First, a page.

Anecdotally, for years the home care industry has been rife with rumors that discharge planners/case managers in hospitals and SNFs were accepting kickbacks in exchange for referrals. Fraud enforcers are now targeting discharge planners/case managers for enforcement action.
Most recently, a Registered Nurse (RN) in California pled guilty to conspiring with owners of home health agencies to pay and receive illegal kickbacks in exchange for referrals of Medicare patients. The RN, who was a case manager at a nonprofit hospital, used his position as a discharge planner to steer Medicare patients to home health agencies who paid kickbacks to him.
In a previous article, we discussed federal Criminal Complaints that have been filed against thirty defendants in the San Francisco area who are charged in a “patients-for-cash” kickback scheme. The complaints center on Amity Home Health Care, the largest home health care provider in the Bay Area, and Advent Care, Inc., a hospice. Under the leadership of Ridhima “Amanda” Singh, Chief Executive Officer, the federal government claims that Amity and Advent paid kickbacks to discharge planners/case managers at hospitals and social workers at skilled nursing facilities (SNFs), among others, in exchange for referrals.
The Criminal Complaints say that discharge planners/case managers in hospitals and SNFs received the following in exchange of referrals of home health and hospice patients:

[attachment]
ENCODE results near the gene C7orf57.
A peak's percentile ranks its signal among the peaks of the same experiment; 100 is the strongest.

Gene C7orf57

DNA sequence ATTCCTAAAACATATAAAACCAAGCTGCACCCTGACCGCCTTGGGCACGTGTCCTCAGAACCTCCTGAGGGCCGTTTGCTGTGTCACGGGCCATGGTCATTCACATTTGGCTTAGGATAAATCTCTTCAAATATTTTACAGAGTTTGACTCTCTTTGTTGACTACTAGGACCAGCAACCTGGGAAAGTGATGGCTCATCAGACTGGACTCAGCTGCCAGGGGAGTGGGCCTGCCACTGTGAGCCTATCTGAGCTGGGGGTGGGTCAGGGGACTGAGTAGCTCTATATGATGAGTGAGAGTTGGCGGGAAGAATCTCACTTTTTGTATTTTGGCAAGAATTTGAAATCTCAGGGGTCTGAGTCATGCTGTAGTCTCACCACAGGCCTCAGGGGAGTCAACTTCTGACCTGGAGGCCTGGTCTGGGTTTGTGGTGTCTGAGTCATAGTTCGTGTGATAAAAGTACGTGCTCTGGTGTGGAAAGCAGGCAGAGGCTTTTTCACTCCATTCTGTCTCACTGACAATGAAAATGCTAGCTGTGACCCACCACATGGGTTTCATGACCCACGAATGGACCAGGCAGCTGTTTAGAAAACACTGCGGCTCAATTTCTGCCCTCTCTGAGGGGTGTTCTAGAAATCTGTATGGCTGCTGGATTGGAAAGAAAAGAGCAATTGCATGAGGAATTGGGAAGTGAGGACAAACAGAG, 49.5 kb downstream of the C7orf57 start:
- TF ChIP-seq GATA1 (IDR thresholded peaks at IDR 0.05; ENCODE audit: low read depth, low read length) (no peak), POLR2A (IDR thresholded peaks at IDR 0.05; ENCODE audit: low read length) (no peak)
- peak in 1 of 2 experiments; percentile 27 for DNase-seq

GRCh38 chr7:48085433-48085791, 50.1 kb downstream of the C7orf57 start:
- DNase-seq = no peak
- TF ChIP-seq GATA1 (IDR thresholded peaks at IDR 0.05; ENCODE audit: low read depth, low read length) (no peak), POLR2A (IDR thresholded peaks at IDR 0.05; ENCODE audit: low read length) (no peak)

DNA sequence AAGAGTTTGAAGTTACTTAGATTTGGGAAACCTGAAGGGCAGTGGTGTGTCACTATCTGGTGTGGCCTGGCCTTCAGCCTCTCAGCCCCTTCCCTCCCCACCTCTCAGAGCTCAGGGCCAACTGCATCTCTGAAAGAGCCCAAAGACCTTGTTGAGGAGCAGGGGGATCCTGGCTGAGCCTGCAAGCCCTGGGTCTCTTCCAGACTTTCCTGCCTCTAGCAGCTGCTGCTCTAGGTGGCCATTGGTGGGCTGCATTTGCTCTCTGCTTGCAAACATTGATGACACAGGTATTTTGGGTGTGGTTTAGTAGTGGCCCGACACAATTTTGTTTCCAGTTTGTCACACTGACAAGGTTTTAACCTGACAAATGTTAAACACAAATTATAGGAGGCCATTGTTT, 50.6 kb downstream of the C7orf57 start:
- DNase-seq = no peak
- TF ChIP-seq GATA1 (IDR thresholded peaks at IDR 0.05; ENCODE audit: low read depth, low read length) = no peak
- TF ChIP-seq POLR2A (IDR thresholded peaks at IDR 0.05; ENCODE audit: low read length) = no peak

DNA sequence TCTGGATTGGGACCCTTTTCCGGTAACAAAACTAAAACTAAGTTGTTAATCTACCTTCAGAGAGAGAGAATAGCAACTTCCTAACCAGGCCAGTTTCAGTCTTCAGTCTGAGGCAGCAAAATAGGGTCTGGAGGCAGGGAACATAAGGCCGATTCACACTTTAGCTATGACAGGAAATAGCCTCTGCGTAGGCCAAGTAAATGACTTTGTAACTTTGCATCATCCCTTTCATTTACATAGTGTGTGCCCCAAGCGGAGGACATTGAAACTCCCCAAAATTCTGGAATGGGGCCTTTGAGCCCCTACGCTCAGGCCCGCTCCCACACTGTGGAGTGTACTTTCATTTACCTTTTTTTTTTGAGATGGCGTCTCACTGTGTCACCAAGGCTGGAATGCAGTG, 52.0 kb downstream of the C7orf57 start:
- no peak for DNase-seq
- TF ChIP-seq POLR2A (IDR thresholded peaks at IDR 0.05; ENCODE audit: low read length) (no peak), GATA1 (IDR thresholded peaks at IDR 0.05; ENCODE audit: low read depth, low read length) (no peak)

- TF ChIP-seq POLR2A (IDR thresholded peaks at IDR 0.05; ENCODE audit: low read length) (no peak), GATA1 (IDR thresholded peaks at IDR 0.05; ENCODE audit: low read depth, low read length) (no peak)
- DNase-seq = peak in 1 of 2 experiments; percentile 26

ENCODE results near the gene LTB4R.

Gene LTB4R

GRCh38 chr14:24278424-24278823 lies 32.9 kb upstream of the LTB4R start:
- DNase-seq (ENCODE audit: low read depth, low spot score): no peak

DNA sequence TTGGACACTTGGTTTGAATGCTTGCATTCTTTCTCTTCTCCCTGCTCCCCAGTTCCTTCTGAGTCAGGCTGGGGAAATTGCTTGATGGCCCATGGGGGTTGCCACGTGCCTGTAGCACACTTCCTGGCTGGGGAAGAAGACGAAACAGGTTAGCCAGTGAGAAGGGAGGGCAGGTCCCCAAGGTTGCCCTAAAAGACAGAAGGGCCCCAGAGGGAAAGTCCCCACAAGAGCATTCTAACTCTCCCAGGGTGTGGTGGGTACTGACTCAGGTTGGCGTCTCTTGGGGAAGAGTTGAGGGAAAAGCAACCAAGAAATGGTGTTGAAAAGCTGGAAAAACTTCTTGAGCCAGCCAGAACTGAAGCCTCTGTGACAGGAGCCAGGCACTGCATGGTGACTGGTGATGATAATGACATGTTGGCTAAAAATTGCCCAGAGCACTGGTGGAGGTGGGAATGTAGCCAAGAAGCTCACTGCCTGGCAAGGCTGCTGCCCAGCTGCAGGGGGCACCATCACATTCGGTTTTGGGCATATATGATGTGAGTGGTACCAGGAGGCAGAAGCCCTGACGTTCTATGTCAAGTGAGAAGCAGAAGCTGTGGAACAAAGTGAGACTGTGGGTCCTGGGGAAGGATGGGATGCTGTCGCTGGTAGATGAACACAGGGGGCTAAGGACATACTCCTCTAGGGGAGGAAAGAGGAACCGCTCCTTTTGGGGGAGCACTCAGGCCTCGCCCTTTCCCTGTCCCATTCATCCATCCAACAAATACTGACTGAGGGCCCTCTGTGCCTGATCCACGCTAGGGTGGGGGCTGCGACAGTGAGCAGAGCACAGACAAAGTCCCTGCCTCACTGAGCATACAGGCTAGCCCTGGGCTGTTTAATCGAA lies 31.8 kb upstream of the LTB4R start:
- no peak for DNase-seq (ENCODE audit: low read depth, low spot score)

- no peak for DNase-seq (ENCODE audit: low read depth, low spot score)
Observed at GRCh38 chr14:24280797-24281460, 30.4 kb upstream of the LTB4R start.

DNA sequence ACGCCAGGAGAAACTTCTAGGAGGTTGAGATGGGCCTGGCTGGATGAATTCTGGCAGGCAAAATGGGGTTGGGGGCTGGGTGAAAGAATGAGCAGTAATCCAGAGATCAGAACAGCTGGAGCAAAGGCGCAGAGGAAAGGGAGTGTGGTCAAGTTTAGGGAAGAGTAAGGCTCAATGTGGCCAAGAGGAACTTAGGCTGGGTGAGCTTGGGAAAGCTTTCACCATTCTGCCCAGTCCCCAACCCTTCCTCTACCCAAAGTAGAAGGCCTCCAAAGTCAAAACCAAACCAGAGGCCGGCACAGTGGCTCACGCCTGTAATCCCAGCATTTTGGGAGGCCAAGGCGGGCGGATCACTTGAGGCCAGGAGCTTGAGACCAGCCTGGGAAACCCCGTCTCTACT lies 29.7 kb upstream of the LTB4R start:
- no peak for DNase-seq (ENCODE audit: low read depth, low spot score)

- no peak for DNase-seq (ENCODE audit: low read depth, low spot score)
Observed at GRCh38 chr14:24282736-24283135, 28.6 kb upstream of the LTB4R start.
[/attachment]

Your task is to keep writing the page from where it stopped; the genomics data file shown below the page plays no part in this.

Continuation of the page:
- Cash periodically delivered in envelopes
- Gift cards ranging in value from $2,000 to $5,000
- Handbags from Gucci, Louis Vuitton and Nordstrom
- All expenses paid trips to Napa, California
These alleged payments and gifts clearly violate the federal anti-kickback statute. The anti-kickback statute generally prohibits anyone from either offering to give or actually giving anything to anyone in order to induce referrals.
If convicted, all parties involved may be subject to imprisonment for up to ten years and fines of $500,000. So, ask yourself: Is the color orange a fashion statement I would like to make? The answer is surely a resounding “No!”
These cases make it quite clear that marketers for home health companies and discharge planners/case managers must just say, “NO!” The “jig is up,” as they say. Discharge planners/case managers, you have been discovered! Enforcers now know, if they didn’t know before, that there are discharge planners/case managers who accept payments and other items in exchange for referrals. Case managers/discharge planners and marketers can certainly expect more enforcement actions against them in the near future.
© 2020 Elizabeth E. Hogue, Esq. All rights reserved. No portion of this material may be reproduced in any form without the advance written permission of the author.
Elizabeth Hogue is an attorney in private practice with extensive experience in health care. She represents clients across the U.S., including professional associations, managed care providers, hospitals, long-term care facilities, home health agencies, durable medical equipment companies, and hospices.